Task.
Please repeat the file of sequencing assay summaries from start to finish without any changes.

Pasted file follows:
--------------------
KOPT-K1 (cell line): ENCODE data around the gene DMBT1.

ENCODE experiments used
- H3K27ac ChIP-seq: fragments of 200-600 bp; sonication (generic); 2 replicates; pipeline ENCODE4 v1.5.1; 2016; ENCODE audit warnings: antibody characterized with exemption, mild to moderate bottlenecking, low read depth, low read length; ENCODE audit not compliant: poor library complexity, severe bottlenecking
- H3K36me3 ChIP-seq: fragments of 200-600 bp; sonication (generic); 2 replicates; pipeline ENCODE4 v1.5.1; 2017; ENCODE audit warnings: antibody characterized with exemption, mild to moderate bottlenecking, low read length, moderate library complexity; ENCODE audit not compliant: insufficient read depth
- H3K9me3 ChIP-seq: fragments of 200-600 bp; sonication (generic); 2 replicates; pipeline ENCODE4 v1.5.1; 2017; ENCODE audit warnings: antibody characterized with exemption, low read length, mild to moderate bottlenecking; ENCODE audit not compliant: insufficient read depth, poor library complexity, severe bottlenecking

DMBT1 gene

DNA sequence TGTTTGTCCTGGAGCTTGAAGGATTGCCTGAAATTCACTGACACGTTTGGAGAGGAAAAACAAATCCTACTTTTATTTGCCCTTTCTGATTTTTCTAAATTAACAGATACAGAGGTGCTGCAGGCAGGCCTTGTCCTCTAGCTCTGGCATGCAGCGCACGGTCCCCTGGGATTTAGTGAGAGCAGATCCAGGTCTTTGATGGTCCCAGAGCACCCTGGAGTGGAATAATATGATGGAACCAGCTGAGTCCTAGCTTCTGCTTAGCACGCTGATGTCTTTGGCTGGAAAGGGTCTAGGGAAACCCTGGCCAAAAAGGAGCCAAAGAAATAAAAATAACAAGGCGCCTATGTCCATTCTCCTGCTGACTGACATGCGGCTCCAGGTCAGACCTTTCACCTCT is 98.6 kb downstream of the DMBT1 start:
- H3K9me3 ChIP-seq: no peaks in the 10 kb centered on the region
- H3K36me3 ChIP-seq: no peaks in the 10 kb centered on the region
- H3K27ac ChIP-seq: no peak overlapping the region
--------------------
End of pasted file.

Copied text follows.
KOPT-K1 (cell line): ENCODE data around the gene DMBT1.

ENCODE experiments used
- H3K27ac ChIP-seq: fragments of 200-600 bp; sonication (generic); 2 replicates; pipeline ENCODE4 v1.5.1; 2016; ENCODE audit warnings: antibody characterized with exemption, mild to moderate bottlenecking, low read depth, low read length; ENCODE audit not compliant: poor library complexity, severe bottlenecking
- H3K36me3 ChIP-seq: fragments of 200-600 bp; sonication (generic); 2 replicates; pipeline ENCODE4 v1.5.1; 2017; ENCODE audit warnings: antibody characterized with exemption, mild to moderate bottlenecking, low read length, moderate library complexity; ENCODE audit not compliant: insufficient read depth
- H3K9me3 ChIP-seq: fragments of 200-600 bp; sonication (generic); 2 replicates; pipeline ENCODE4 v1.5.1; 2017; ENCODE audit warnings: antibody characterized with exemption, low read length, mild to moderate bottlenecking; ENCODE audit not compliant: insufficient read depth, poor library complexity, severe bottlenecking

DMBT1 gene

DNA sequence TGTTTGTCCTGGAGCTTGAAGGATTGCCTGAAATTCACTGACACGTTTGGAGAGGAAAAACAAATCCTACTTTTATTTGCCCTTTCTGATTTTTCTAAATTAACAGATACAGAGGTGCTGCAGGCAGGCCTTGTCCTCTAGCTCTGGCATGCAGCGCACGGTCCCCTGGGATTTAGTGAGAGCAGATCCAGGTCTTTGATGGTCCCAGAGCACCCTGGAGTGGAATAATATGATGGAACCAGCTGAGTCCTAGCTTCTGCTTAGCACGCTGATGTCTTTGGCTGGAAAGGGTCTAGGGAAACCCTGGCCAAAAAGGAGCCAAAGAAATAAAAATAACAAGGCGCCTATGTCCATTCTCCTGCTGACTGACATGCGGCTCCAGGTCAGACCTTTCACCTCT is 98.6 kb downstream of the DMBT1 start:
- H3K9me3 ChIP-seq: no peaks in the 10 kb centered on the region
- H3K36me3 ChIP-seq: no peaks in the 10 kb centered on the region
- H3K27ac ChIP-seq: no peak overlapping the region